Cropped-2.jpg When asked what constitutes an “important” art piece, Richie Lerma, director of Salcedo Auctions, says they considered several factors in assessing the works included in the auction. “One [factor] is that the artist has made a significant contribution to the definition and development of Philippine art,” he explains. In photo: Jose Joya's "Tagaytay Mist." Photo courtesy of SALCEDO AUCTIONS

Another crucial indicator is the importance of the piece to the art market in the Philippines. “This is where we differ already from a museum,” he says. “Whenever people ask me, ‘Why do you have this or that? [I say,] ‘Well, this is a venue for the sale and acquisition of art, and therefore, I also respond to the market in terms of what the market deems as important.’”

Lerma says there have been times where artists who were not included in previous “Important Philippine Art” auctions became part of the auction because of a growth in the interest in a particular artist’s work. He says it would be remiss in their duty as an auction house to not offer these pieces when there is a clear demand. New developments in the career of an artist or new scholarship on the artist that have come to light are also significant factors that inform Salcedo Auctions’ decision on what goes into an “important sale.”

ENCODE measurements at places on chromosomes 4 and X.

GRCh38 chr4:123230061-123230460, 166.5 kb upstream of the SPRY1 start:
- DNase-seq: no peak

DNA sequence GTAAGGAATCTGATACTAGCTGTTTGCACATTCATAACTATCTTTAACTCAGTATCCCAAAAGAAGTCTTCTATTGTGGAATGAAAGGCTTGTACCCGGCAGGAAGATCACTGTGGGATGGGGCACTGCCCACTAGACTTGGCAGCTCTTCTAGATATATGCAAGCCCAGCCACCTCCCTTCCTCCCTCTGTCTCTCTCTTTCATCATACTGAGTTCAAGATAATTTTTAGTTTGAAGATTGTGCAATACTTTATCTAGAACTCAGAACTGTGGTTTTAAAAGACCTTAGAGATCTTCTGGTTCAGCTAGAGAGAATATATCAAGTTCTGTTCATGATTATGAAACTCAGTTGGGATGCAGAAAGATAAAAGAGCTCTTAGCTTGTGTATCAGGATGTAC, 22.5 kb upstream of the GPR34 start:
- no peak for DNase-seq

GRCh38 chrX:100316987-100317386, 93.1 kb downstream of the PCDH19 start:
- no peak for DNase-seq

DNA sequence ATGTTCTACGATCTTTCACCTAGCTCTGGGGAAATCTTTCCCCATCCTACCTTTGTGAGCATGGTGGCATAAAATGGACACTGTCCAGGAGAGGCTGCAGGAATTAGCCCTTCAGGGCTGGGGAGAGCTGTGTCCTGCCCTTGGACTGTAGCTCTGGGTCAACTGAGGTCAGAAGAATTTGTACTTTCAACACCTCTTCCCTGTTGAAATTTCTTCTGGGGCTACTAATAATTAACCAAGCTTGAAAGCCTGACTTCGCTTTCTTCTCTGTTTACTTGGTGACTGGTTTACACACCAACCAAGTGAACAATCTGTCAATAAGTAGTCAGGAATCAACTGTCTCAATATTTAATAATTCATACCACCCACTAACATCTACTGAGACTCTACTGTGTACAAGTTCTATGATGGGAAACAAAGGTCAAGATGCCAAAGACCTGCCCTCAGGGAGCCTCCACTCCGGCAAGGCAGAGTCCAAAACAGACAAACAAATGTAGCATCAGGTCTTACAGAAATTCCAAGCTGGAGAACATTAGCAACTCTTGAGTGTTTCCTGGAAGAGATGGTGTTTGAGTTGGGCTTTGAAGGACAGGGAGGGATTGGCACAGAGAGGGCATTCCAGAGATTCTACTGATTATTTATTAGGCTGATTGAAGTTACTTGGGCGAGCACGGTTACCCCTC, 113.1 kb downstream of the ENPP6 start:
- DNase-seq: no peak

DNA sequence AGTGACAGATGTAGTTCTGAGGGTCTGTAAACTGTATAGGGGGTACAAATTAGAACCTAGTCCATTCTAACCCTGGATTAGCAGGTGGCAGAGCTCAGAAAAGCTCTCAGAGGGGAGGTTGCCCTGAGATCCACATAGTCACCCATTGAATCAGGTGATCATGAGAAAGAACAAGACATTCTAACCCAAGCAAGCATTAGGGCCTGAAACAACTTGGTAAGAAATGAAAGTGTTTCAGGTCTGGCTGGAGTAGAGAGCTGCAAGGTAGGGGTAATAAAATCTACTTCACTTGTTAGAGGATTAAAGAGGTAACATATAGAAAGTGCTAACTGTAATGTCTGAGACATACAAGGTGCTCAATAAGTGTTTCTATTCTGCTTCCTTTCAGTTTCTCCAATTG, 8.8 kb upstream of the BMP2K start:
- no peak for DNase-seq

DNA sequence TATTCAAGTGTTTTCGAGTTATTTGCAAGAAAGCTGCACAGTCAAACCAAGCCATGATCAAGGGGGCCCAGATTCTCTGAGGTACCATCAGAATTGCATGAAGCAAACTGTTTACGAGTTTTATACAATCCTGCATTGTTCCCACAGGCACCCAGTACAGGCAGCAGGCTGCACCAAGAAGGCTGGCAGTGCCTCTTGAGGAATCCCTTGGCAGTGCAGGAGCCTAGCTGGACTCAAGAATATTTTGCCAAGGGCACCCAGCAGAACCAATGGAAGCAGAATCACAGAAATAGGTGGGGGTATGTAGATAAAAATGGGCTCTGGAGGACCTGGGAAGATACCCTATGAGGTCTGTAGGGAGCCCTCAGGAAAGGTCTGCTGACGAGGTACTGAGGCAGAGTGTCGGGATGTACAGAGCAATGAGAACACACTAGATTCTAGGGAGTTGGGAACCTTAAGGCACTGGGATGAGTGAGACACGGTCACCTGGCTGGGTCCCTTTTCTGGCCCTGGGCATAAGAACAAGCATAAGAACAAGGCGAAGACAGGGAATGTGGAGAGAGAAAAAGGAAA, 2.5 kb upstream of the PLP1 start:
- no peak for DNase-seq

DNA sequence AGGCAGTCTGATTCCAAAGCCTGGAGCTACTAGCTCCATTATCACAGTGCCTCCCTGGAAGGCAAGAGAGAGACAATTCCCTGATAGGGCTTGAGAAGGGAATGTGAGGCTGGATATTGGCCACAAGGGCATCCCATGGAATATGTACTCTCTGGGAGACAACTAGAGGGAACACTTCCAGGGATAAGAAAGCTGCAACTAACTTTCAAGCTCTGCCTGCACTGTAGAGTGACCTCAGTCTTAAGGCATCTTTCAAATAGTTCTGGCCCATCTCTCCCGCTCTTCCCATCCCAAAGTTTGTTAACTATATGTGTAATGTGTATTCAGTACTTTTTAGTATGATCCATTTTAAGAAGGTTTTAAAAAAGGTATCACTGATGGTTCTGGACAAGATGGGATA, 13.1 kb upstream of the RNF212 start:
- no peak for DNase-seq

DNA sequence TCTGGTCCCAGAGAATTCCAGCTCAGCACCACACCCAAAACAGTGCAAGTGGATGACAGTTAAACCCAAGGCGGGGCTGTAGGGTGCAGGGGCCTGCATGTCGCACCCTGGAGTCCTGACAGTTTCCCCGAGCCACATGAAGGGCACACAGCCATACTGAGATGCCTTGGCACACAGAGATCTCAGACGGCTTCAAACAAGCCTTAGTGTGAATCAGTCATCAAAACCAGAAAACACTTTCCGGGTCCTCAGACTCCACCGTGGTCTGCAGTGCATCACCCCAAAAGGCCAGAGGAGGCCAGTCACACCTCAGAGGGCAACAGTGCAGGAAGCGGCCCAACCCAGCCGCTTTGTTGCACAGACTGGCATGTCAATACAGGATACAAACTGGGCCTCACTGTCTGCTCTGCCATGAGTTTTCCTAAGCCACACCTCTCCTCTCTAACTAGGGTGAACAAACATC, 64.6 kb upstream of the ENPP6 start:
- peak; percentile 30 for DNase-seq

In the eight years of running the auction house, Lerma adds that they have been very fortunate to have pieces brought to them, rather than having to solicit the pieces. He also highlights that for an auction like this, they reject more than they accept.

“When these pieces are brought to us, we make the assessments,” he says. “If we feel that it's not a fit for us, we very diplomatically say no. For example, there are works by certain artists that, sad to say, proliferate, and which we don't feel strongly about or we're not comfortable offering, so we have to reject these as well.”